The COVID-19 pandemic has brought a staggering surge of armchair virologists and epidemiologists. It’s not a bad thing – the effects of the pandemic are so profound and far reaching, it would be foolish not to try and educate yourself. However, the rising interest has exaggerated a troubling trend in the public’s perception of science: a growing pseudo-religion of “scientism”. Science is a powerful tool to gain understanding and insight, but it isn’t without its flaws. Pure faith in credentials without close examination of the evidence at hand is counter-productive to the scientific method itself. At its best scientism breeds ignorance, but at its worst, it can directly mislead and manipulate those with the best intentions.
Mass media is one major catalysts for the conversion to scientism. Unfortunately for news networks, most of scientific studies do not generate eye-catching headlines. As a result, only a few exceptional studies ever get coverage. And the coverage that studies do get is often misleading. The skepticism presented by conflicting studies is often overlooked, creating a false perception of consensus. The portrayal of science in television and movies reinforces the idea of its monopoly on truth. Science itself sometimes contributes to the problem. Francis Crick’s choice of words when naming his “Central Dogma of Molecular Biology” is laughably unscientific.
The problem here isn’t trust in science; the trouble begins when trust morphs into faith. The true value of science over other ways of knowing comes from its constant revision. Theories are challenged and changed, hypotheses are tested, and paradigms shift. The process allows for a constant updating of our knowledge. The danger of a rigid belief in science lies in the stagnation of what we know. Once ideas cannot be challenged, they cannot be changed, and the entire field will grind to a halt.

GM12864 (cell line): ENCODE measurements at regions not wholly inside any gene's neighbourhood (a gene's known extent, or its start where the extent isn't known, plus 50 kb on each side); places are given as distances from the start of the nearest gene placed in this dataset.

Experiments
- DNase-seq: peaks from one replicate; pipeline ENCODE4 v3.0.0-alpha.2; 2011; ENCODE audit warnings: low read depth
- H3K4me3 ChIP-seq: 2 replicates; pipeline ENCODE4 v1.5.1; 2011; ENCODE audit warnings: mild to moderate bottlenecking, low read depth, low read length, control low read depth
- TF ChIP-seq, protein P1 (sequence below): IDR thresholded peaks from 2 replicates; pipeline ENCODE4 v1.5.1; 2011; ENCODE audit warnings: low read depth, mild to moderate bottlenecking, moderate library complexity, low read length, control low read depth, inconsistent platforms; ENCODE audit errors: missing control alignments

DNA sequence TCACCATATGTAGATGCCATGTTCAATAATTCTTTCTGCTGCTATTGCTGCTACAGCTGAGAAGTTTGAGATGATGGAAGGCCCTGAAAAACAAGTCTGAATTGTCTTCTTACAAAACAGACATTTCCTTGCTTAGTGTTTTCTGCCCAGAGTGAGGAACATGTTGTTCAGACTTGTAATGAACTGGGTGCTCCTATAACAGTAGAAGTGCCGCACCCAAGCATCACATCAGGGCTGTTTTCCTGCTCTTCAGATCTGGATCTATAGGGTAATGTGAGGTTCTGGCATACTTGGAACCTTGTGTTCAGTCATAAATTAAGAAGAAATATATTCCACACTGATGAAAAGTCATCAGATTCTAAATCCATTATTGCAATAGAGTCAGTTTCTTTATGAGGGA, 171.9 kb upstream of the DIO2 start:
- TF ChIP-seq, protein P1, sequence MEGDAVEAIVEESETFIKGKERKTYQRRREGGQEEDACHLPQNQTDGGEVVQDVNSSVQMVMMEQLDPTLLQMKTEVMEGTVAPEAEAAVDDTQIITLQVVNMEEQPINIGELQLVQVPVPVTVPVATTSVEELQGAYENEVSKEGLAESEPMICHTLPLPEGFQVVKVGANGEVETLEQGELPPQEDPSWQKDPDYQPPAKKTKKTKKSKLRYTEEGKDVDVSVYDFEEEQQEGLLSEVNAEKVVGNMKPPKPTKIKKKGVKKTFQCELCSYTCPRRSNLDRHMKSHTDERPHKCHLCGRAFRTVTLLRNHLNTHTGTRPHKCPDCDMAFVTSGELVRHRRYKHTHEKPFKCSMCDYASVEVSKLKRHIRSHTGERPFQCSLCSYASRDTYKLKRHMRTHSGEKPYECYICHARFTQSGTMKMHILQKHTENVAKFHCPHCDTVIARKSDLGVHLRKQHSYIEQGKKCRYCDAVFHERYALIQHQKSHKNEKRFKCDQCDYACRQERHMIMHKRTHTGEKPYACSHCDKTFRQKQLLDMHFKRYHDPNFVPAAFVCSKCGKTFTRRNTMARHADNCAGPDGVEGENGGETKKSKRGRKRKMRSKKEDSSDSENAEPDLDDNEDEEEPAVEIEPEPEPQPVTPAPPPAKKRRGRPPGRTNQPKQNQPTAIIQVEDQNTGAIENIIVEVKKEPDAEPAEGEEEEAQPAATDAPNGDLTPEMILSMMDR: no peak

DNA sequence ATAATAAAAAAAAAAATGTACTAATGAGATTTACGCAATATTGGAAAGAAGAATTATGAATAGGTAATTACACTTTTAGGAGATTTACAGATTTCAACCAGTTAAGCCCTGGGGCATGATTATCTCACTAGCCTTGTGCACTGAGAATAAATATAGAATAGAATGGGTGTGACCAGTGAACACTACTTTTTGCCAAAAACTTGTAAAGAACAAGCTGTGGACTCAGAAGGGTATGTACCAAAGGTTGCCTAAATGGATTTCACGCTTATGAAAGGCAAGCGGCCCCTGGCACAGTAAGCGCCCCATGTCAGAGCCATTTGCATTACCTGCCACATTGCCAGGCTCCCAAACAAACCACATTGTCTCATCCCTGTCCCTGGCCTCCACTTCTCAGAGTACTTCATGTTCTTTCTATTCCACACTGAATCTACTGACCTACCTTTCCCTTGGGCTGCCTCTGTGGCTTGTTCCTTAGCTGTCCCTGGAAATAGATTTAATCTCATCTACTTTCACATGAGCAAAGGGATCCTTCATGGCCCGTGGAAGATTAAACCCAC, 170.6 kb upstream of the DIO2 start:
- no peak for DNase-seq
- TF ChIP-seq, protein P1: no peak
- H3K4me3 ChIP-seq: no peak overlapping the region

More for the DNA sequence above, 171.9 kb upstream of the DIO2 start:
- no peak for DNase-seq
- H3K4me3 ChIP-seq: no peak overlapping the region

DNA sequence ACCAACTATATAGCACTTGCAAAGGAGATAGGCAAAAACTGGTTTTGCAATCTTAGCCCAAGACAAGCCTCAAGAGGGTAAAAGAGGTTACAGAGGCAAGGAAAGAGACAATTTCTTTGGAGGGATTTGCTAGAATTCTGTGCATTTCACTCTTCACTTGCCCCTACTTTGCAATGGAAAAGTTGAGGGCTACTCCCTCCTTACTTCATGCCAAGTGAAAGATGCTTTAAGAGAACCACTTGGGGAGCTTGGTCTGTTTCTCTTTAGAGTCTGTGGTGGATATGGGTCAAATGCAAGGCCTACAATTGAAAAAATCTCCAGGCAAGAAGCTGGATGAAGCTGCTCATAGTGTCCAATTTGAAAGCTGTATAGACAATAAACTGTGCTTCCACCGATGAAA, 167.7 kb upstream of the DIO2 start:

Though it will be challenging, members of the scientific community must address the growing prevalence of scientism. Transparent communication and outreach will be a powerful tool to correct misconceptions about the scientific method. Free access to scientific journals will help lift the veil and make science more accessible. Most important, scientists must combat the perception of themselves as agents of truth. Though I firmly believe in the power of science to unravel many mysteries of our universe, acknowledging its limitations will go a long way in dispelling religious adherence.
The COVID-19 pandemic has put science at the forefront of public attention, which has helped to increase engagement and accessibility. However, misunderstandings of the scientific method led to widespread frustration as evidence was collected and conclusions changed. To avoid sowing further doubt in scientific institutions, it will be important to be transparent about the limitations of science. In the world of empiricism, open mindedness is a virtue – but so is skepticism.